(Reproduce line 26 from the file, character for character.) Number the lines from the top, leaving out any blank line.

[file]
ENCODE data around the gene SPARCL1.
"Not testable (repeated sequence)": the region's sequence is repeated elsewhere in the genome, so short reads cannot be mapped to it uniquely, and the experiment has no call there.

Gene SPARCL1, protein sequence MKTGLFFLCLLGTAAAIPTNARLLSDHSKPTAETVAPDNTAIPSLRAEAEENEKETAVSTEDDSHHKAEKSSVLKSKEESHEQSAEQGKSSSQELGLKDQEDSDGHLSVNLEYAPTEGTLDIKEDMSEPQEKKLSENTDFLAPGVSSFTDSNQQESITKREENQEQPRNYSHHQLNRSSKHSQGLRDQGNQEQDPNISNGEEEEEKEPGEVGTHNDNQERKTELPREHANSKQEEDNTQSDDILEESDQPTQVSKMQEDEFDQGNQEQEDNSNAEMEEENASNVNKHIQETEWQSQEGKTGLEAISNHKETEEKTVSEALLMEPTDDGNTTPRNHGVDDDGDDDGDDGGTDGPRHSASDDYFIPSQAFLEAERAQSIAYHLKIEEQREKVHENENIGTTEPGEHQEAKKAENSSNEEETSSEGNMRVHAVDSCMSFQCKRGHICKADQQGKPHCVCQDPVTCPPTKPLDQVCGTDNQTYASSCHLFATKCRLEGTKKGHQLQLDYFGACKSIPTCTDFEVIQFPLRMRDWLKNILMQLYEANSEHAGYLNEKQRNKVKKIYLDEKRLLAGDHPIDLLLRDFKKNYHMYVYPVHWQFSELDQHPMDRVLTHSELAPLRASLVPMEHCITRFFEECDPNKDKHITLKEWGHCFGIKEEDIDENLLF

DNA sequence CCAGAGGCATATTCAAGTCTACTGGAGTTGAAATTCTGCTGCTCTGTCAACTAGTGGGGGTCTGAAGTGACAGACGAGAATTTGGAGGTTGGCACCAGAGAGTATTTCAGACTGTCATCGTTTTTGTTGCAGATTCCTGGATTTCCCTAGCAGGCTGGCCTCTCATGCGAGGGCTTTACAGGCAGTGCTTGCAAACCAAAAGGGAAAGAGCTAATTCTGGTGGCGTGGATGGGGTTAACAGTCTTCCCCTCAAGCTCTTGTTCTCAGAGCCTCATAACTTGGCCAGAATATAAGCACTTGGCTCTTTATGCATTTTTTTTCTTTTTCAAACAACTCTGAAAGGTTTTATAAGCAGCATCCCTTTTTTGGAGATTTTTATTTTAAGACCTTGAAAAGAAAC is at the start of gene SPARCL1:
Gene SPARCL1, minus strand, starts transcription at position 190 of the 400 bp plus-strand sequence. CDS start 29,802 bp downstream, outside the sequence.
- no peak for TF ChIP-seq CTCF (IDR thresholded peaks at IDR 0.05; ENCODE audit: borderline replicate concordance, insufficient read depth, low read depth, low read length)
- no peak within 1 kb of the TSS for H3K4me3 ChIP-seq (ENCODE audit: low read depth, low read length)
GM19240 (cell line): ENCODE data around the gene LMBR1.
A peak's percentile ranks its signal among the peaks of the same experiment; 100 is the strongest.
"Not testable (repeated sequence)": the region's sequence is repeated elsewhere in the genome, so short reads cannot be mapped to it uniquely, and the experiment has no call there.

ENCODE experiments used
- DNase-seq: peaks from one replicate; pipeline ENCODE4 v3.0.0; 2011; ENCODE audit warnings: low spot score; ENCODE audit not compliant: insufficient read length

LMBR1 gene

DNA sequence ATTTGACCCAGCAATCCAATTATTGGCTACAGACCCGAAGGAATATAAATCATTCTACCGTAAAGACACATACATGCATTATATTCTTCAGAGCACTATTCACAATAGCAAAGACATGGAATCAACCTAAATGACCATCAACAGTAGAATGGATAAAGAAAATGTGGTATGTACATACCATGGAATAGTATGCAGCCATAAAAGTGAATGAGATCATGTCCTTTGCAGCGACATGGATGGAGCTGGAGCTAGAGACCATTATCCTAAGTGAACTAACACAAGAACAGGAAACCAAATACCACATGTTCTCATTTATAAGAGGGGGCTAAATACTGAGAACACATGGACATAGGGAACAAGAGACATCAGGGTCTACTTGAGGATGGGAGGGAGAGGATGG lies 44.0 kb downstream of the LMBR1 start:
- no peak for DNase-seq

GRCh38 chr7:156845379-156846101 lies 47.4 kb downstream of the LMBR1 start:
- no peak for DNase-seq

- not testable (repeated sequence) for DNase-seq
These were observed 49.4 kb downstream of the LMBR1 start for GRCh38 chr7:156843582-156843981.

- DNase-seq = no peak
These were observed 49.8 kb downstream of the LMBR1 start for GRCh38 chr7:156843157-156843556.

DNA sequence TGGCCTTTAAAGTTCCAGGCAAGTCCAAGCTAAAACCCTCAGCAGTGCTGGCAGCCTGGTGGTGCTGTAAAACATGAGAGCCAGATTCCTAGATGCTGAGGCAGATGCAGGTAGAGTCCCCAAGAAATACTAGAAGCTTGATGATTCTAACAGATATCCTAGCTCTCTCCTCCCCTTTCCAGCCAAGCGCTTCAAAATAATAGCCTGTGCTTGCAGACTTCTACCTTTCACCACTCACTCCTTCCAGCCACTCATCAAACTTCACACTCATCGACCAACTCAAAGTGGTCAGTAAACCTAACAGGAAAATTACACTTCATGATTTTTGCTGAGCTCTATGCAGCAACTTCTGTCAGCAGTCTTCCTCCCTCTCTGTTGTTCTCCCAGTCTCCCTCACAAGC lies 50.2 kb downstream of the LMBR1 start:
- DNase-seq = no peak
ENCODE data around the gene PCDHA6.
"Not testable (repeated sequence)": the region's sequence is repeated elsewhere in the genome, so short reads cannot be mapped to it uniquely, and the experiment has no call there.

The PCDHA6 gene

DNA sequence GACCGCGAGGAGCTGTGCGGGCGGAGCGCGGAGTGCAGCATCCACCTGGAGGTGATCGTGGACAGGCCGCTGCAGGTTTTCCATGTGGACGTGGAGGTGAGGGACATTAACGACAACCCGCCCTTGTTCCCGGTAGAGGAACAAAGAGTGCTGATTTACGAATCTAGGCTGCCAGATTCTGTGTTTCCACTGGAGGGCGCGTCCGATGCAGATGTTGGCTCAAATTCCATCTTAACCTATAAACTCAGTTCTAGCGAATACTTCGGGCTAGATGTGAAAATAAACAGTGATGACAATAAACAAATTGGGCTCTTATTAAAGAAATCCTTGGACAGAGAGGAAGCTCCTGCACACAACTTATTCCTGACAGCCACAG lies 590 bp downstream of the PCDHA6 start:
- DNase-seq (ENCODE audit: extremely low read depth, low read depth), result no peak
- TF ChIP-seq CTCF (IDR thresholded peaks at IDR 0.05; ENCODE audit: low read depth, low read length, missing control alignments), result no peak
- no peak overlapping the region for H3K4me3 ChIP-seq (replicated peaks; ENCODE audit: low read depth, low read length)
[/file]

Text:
The PCDHA6 gene